He wanted the abolition of untouchability simply because practicing ‘untouchability’ is an immoral practice. The third point brings us to post-independent India. India opted for a bourgeois-democratic order after the transfer of power from the British parliament to the interim government. India adopted its constitution in 1950, with one important article to our discussion – Article 17 (Abolition of Untouchability).

Those who romanticise Ambedkar and never read him (both generally and intelligently) fail to acknowledge that the idea of the ‘abolition of untouchability’ is inherently is a Gandhian idea. Ambedkar didn’t only want the ‘practice’ of untouchability to end, but wanted the ‘annihilation of caste’.

Article 17 considers the individual act of treating someone as an untouchable and an individual act of being treated as an untouchable, a problem. It doesn’t focus on the structure, the unequal relations of production that lead to the creation of castes, and then untouchability.

Conclusion

Ambedkar and Gandhi, both were radically different thinker, their idea of modernity was different, their understanding of a traditional society was different, all in all, both represented different intellectual strands. This difference was due to their castes, indeed, and also due to their respective educational backgrounds.

Gandhi was educated at Kings’, a British university and Ambedkar at Columbia, an American university (although he later studied at the London School of Economics too, but his foundations were created at Columbia). Ambedkar’s American education played an important role in his intellectual development, which is why his ideas on Indian society were different from all the foreign educated Indians, including Gandhi.

The Ambedkar-Gandhi debate although has a special place in the academic discourse, is largely a redundant debate that needs our recognition but not our attention, for both the ideas on Dalit emancipation lack theoretical rigour. Both the thinkers emphasised on religious texts. Their debate was basically about ‘whether Hinduism inherently promoted caste or not’.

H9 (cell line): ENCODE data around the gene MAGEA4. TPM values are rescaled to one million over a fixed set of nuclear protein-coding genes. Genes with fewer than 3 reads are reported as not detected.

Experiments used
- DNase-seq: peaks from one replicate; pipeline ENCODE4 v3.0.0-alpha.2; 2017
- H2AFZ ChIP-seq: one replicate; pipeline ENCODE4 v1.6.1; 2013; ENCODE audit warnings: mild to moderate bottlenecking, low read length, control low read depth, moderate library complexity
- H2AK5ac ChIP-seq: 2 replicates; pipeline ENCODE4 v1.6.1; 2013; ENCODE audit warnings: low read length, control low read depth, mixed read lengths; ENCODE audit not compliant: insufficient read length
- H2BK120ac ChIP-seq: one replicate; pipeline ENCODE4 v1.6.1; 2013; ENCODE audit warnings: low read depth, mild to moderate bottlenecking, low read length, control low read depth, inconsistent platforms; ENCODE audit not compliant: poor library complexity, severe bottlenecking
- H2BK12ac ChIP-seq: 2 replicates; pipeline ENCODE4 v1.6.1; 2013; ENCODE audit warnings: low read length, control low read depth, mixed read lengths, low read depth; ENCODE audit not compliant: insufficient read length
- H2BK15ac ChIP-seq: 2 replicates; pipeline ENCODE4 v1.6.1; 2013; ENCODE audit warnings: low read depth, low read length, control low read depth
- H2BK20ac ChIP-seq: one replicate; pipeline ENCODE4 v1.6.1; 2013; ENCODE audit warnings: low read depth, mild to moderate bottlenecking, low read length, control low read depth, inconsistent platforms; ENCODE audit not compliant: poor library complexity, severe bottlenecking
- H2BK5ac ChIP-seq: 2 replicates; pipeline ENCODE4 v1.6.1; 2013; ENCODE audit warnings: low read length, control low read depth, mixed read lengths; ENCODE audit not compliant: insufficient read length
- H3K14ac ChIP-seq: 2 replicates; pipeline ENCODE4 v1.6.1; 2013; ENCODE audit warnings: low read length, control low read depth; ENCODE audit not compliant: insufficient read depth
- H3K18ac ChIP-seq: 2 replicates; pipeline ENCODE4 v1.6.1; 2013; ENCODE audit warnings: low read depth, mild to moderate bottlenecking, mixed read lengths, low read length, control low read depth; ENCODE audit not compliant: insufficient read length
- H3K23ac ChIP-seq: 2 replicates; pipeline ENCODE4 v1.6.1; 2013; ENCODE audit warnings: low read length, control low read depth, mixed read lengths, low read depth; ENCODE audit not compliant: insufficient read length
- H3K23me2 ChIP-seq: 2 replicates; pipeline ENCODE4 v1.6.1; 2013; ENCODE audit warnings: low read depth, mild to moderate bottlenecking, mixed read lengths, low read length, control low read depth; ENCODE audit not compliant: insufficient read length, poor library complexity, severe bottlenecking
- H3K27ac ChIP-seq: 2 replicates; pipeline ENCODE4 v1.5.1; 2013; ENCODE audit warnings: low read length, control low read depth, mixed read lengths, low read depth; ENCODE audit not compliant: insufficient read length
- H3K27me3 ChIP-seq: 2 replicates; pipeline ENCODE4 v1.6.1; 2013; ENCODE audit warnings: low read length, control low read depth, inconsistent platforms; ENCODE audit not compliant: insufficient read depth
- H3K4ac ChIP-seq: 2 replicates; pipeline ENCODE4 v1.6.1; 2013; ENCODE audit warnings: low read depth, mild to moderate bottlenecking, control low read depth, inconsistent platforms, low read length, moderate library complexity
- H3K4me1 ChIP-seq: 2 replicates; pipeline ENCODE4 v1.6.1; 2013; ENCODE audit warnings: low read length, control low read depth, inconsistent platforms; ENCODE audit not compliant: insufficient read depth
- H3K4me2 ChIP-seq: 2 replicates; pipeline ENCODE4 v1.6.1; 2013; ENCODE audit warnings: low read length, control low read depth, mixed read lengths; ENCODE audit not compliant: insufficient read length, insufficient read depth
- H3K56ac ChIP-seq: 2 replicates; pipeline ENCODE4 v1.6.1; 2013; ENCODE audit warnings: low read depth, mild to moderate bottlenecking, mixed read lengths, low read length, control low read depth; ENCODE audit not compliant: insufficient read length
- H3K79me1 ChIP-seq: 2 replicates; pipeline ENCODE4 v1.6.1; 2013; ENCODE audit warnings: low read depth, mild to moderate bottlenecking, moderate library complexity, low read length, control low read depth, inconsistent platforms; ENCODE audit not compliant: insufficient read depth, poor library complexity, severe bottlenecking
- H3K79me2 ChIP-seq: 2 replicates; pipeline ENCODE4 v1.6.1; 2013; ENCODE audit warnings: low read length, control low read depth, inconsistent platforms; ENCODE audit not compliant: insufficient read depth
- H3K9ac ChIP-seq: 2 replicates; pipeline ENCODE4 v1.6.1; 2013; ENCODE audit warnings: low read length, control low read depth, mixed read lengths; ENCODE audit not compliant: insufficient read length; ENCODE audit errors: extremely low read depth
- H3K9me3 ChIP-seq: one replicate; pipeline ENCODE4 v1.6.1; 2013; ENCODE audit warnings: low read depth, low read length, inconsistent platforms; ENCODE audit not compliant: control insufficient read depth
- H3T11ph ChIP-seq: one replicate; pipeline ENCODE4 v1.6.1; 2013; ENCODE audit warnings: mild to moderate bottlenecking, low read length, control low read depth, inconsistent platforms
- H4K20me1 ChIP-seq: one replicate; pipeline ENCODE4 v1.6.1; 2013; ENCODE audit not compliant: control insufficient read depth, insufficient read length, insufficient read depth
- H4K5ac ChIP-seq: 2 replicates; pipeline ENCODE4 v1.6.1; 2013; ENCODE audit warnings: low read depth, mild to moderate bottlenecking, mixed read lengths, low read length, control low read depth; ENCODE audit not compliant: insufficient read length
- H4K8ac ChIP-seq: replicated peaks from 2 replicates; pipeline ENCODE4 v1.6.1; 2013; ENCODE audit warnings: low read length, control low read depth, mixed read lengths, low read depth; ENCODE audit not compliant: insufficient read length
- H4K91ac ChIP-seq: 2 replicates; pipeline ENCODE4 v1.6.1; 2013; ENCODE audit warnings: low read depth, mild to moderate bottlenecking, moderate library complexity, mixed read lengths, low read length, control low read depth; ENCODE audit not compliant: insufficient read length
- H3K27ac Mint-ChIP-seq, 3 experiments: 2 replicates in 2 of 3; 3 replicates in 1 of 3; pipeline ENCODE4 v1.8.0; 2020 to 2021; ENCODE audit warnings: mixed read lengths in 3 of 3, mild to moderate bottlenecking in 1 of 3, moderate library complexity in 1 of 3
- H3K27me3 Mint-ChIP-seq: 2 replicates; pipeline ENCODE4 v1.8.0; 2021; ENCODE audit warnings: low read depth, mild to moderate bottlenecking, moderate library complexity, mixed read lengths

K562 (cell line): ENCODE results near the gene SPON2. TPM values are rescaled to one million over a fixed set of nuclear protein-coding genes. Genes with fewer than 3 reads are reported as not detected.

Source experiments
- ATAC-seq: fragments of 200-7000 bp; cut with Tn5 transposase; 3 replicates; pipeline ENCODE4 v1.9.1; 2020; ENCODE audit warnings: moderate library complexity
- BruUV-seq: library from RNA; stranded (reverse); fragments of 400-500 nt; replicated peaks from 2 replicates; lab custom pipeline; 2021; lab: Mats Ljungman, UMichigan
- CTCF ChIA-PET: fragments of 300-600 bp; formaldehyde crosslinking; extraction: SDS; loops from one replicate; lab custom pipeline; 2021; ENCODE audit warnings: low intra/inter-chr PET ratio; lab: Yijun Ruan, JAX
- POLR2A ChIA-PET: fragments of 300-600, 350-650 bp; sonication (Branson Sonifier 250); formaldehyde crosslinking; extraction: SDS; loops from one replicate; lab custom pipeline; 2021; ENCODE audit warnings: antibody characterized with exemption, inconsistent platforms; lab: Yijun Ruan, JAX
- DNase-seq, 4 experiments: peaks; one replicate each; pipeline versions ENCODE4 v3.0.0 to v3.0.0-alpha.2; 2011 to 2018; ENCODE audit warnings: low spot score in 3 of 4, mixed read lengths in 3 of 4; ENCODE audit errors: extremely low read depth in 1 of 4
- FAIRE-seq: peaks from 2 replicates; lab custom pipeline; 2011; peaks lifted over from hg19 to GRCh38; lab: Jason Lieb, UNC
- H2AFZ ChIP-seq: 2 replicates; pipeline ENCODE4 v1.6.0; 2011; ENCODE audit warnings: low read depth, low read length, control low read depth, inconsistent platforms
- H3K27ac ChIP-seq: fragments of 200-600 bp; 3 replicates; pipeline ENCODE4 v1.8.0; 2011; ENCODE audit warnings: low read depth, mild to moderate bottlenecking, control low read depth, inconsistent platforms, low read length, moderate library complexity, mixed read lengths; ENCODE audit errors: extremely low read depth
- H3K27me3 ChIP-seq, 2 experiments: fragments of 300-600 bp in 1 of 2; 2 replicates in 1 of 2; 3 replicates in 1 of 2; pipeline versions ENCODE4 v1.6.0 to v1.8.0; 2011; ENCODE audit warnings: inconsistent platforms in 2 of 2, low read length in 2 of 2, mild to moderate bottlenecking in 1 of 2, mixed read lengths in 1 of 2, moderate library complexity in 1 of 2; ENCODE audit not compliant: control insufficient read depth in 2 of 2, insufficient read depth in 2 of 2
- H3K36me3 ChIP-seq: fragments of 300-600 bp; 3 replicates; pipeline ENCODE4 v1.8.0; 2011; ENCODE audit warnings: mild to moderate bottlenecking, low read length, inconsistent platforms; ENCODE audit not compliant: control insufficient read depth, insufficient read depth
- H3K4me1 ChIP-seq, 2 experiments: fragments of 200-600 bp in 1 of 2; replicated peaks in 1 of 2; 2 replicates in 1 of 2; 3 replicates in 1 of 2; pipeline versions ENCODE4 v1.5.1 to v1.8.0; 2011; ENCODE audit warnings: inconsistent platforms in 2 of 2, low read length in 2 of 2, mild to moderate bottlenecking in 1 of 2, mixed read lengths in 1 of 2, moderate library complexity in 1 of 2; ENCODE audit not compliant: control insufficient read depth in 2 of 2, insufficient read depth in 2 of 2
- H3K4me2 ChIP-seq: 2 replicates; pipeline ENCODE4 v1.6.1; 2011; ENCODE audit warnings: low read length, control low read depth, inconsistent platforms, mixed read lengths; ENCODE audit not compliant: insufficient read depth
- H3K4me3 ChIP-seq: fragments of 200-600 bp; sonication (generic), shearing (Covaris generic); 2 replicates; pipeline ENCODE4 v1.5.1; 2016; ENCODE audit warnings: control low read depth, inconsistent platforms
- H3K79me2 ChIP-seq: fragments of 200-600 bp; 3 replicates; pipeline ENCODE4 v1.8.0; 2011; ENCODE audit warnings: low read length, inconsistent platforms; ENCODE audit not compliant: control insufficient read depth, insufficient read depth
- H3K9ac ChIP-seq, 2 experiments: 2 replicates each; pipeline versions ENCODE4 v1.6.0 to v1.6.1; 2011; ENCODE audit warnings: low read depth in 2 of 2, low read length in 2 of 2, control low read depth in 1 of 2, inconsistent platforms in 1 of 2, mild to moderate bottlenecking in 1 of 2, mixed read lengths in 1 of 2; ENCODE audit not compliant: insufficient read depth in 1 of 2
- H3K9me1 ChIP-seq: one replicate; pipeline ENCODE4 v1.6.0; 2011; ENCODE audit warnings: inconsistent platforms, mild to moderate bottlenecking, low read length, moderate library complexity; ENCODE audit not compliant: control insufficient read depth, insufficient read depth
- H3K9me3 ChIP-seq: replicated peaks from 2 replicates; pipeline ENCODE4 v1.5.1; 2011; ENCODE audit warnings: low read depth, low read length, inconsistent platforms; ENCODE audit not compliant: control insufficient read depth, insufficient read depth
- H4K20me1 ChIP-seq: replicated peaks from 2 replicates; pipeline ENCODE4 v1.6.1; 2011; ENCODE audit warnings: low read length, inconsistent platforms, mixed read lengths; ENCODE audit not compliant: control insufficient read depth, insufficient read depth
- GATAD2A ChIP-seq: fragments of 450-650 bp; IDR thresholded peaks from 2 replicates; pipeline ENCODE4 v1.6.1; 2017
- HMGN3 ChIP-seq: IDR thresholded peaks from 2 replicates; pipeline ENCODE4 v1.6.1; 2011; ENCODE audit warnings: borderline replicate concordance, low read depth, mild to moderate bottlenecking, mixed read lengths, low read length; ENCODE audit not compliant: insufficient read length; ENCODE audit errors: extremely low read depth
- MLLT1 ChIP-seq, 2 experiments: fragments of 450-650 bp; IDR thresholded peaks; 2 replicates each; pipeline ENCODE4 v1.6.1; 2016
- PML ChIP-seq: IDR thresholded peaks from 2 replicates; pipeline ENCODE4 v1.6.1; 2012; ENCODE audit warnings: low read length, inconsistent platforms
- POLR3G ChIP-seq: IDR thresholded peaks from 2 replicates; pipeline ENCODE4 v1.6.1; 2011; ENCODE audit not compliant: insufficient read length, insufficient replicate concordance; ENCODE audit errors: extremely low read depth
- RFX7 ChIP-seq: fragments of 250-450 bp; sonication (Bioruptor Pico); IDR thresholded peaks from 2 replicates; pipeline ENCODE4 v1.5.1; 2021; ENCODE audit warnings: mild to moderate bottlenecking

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This debate is redundant simply because both the thinkers ignored the semi-feudal, semi-capitalist mode of production that prevailed in India. Both Ambedkar and Gandhi had poor understanding of political economy. While Gandhi called for a British free India where the Indian capitalists would become trustees of the society, Ambedkar wanted the British Imperialists as the rulers of India instead of an upper-caste ruling class in a so-called independent India.

Ambedkar chose one oppressor over another, and so did Gandhi. Ambedkar in AoC writes how the reign of the Mauryan kings was the best period in history for the untouchables, for during this time, Brahmanism lost state patronage and Buddhism rose; even here Ambedkar ignores feudal relations of production, and focuses merely on religion.

For a man who earned two Masters’ degrees and two PhD positions in Economics at two prestigious universities, being this fallacious in economics is both surprising and disappointing. Gandhi and Ambedkar are relevant in India simply because they are important symbols of the so-called independence. In theory, however, their ideas and debates make no significant contribution.